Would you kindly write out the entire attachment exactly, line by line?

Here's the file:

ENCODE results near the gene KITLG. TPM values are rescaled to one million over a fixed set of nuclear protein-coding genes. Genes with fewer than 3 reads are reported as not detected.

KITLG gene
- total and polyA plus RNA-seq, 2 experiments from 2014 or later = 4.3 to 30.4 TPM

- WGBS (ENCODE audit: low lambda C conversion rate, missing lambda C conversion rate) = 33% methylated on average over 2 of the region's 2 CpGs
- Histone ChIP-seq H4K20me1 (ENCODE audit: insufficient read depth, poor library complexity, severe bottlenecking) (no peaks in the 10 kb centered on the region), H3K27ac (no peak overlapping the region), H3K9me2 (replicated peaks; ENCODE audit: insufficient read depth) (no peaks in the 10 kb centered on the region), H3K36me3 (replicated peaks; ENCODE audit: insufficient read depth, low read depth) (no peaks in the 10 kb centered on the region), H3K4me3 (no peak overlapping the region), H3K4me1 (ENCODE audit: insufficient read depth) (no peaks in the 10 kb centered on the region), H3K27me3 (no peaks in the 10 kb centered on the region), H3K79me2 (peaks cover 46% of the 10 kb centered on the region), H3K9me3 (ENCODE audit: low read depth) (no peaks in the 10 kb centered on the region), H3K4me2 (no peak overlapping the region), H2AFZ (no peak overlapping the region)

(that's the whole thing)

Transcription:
ENCODE results near the gene KITLG. TPM values are rescaled to one million over a fixed set of nuclear protein-coding genes. Genes with fewer than 3 reads are reported as not detected.

KITLG gene
- total and polyA plus RNA-seq, 2 experiments from 2014 or later = 4.3 to 30.4 TPM

- WGBS (ENCODE audit: low lambda C conversion rate, missing lambda C conversion rate) = 33% methylated on average over 2 of the region's 2 CpGs
- Histone ChIP-seq H4K20me1 (ENCODE audit: insufficient read depth, poor library complexity, severe bottlenecking) (no peaks in the 10 kb centered on the region), H3K27ac (no peak overlapping the region), H3K9me2 (replicated peaks; ENCODE audit: insufficient read depth) (no peaks in the 10 kb centered on the region), H3K36me3 (replicated peaks; ENCODE audit: insufficient read depth, low read depth) (no peaks in the 10 kb centered on the region), H3K4me3 (no peak overlapping the region), H3K4me1 (ENCODE audit: insufficient read depth) (no peaks in the 10 kb centered on the region), H3K27me3 (no peaks in the 10 kb centered on the region), H3K79me2 (peaks cover 46% of the 10 kb centered on the region), H3K9me3 (ENCODE audit: low read depth) (no peaks in the 10 kb centered on the region), H3K4me2 (no peak overlapping the region), H2AFZ (no peak overlapping the region)